With one hand gripping the riverbed and the other clinched tightly to my camera housing, I fight the swift cold waters in an effort to photograph the life that inhabit these turbulent environments.
After hours of searching and no luck, I seek refuge from the fast current behind an eddy of a large boulder. Pulling myself out of a curtain of bubbles and into the calmer waters, I’m suddenly face to face with the old beady eyes of an ancient river giant, a hellbender giant salamander.
The Hellbender Salamander
Glaring at me through the gin-clear water, its wrinkly folds of skin oscillating in the current, I’m captivated by this river creature. You will never see a more bizarre animal. However, it is these unusual characteristics that make the hellbender and its giant salamander relatives some of the most beautiful river creatures you will ever photograph.
Unfortunately, snorkeling upon these giant salamanders is now becoming a very rare occurrence. Once occupying the headwaters of nearly all Eastern North America’s largest rivers, hellbenders are now gone from most of the rivers and streams they’ve inhabited for over a hundred and sixty million years.
The decline of this salamander goes far beyond the extinction of just one species. The continued loss of this river giant is ultimately being perceived as a gasping canary signaling serious problems with the water we use in our day-to-day lives.
Because of their need for clean water, hellbenders serve as a barometer of river health. Not only are they a fascinating species, but learning about them inherently teaches you about the importance of clean water. For many biologists and conservationists working with this species, the potential significance of hellbenders goes far beyond their ecological importance, and even their intrinsic value.
These salamanders symbolize clean water and have begun to serve as an icon for healthy rivers. When we protect water quality for hellbenders, we are also protecting water quality for everything else down stream, including ourselves.
Photographing Freshwater Life
As a photographer I have focused much of my effort on revealing the amazing hidden freshwater life that is often found right in our own backyard, with the end goal of connecting people to their native river fauna.
By photographing hellbenders, my hope is to create imagery that will have the power to not only capture the imagination of the public, but also educate local audiences and decision makers about the importance of clean rivers and the impacts that are leading to their degradation. If people can see what they are saving, they may see a real reason to act.
Habitat degradation caused by the channelization of streams and the creation of dams and weirs in populated areas has destroyed many miles of salamander habitat in Japan. Fortunately biologists and engineers are now working to add salamander ladders to many streams to allow for salamander passage and migration.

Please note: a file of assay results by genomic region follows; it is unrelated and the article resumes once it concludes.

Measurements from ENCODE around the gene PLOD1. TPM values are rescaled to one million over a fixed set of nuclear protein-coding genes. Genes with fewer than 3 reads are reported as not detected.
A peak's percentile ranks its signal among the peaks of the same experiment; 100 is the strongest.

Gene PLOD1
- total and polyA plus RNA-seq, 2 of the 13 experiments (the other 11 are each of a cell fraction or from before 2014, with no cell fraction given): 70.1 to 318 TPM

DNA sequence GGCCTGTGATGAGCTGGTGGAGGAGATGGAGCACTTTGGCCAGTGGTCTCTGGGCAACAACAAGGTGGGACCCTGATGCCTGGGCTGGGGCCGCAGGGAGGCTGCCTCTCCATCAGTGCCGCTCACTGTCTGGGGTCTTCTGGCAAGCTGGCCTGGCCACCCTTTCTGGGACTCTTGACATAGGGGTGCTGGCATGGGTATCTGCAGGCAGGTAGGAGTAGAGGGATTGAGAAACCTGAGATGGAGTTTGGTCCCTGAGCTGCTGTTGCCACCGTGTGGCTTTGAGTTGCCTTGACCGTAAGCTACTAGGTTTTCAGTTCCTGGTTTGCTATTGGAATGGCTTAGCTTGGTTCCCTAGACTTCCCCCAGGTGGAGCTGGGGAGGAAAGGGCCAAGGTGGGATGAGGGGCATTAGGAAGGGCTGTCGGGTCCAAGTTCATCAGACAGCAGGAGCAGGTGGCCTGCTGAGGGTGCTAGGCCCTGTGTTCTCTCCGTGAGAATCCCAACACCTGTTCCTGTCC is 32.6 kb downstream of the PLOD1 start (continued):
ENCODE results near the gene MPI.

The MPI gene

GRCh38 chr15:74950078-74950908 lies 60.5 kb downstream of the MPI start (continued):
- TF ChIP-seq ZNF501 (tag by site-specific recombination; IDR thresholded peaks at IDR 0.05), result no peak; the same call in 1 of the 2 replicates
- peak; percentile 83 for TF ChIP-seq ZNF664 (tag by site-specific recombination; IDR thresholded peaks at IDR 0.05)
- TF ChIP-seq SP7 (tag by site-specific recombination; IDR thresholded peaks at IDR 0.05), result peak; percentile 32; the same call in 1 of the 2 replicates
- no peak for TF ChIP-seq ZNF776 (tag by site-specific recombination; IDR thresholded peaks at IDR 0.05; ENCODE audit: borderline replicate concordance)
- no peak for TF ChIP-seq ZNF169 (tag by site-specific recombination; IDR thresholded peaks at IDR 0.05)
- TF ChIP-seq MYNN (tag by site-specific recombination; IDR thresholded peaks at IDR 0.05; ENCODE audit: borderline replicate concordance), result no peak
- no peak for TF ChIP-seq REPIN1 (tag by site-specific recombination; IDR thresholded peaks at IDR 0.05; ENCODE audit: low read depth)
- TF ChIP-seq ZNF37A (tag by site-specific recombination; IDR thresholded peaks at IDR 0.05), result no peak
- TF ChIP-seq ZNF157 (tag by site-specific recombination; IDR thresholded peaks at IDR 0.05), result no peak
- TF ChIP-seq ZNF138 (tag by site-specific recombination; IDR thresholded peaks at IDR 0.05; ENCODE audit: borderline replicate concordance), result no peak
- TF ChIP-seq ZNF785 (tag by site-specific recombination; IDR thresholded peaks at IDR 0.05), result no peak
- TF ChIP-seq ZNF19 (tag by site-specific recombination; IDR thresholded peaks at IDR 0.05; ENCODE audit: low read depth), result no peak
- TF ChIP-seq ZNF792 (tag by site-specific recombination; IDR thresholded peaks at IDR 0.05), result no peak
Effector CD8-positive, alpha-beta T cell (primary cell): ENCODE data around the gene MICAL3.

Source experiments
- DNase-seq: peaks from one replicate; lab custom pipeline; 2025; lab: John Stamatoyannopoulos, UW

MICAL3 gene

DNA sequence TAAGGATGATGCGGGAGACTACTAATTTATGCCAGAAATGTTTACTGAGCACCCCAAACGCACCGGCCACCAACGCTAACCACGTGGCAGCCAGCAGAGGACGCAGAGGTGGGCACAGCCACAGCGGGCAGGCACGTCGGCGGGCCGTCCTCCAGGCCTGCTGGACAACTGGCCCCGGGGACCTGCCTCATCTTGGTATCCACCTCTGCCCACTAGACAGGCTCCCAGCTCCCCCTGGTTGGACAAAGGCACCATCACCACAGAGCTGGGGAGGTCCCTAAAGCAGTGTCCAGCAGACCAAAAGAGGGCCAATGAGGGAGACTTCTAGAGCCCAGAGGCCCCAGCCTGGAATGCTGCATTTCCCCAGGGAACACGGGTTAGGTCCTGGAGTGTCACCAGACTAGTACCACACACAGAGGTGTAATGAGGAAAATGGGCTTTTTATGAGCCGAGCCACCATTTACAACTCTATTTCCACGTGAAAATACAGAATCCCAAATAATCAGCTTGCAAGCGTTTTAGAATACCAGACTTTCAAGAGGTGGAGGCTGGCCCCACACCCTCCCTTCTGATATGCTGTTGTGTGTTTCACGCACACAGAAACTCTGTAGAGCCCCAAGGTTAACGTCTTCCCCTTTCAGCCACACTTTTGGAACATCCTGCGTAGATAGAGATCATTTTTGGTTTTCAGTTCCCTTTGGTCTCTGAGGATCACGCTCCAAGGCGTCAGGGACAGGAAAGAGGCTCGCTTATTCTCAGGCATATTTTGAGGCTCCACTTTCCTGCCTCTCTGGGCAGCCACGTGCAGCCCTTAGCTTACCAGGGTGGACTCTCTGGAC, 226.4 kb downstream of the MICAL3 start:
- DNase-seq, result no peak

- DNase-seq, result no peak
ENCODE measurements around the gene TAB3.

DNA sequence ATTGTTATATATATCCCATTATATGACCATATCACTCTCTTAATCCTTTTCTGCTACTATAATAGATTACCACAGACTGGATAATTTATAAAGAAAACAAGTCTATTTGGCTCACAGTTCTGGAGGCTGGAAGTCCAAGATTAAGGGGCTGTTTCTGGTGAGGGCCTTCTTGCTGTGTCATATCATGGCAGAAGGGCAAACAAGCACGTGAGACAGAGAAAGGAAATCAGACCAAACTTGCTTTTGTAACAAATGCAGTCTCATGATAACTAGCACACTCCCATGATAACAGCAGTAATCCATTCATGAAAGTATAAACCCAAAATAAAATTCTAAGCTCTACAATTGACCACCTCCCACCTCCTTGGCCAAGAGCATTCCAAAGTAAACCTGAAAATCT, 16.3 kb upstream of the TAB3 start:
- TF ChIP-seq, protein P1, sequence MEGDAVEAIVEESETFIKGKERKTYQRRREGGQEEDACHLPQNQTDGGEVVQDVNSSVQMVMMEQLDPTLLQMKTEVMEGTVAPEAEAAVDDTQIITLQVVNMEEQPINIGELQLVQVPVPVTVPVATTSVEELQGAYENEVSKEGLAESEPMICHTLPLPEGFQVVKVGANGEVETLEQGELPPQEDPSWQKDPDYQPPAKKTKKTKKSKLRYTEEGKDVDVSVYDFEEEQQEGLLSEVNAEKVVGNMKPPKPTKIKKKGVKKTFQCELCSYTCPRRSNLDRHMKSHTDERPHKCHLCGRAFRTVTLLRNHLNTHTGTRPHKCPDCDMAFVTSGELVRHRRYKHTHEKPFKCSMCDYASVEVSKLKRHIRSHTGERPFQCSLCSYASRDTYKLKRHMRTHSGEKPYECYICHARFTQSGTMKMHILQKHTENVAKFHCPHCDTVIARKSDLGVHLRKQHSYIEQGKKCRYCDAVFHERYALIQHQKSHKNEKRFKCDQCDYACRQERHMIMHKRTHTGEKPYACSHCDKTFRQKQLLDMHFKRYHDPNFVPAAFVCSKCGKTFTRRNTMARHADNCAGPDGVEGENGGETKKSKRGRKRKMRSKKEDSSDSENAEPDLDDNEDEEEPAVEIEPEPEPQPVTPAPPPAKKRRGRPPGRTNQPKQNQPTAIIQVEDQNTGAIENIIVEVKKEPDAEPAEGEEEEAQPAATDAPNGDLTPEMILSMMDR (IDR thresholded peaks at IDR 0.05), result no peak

Jeff Briggler, Herpetologist with the Missouri Department of Conservation takes measurements on the health of three Federally Endangered Ozark hellbenders (Cryptobranchus alleganiesis bishopi). Due to poor water quality, disease, and a number of other anthropogenic factors the Ozark hellbender has experienced large population declines.
Poor water quality is one of the many factors causing Ozark hellbenders to decline. While surveying for hellbenders Jeff Briggler, herpetologist with the Missouri Department of Conservation, found a small radio with corroded batteries leaking into the river. What many people fail to realize is that these polluted waters are not just habitat for hellbenders, this water eventually makes it to towns and cities and becomes the water we drink.
Unfortunately most people are unaware of the detrimental impacts that can come from moving rocks in a river to build dams or rock sculptures. The death of this female hellbender was the result of people moving large flat rocks to build a rock sculpture. This destructive practice not only kills animals but also destroys vital spawning habitat and refugia for these declining salamanders.
In 2011 the Saint Louis Zoo successfully bred Ozark hellbenders in captivity. This world first for either of the two subspecies resulted in 63 baby hellbenders, and was a huge step in the potential restoration of this species.
Cold, clear, and clean, spring water feeds many Ozark rivers, and provides Ozark hellbenders with suitable habitat.
A network of large dams on the Little Tennessee River has resulted in the loss of miles of hellbender habitat turning pristine rivers into reservoirs, making it unsuitable for the large salamander.
A japanese giant salamander
The Japanese giant salamander (Andrias japonicus), known as Osanshouo in Japan, is the second-largest salamander species in the world and can grow as long as five feet. These ancient creatures are entirely aquatic and are thought to live up to 80 years in the wild.
A cryptic Ozark hellbender (Cryptobranchus alleganiesis bishopi) blends in perfectly along the riverbed cobble
Jeff Briggler releases an Ozark hellbender (Cryptobranchus alleganiesis bishopi) after measuring and testing it for disease. This large individual was missing one of its front hands. Due to poor water quality, and disease missing hands and limbs have become a more frequent occurrence for this Federally Endangered species.
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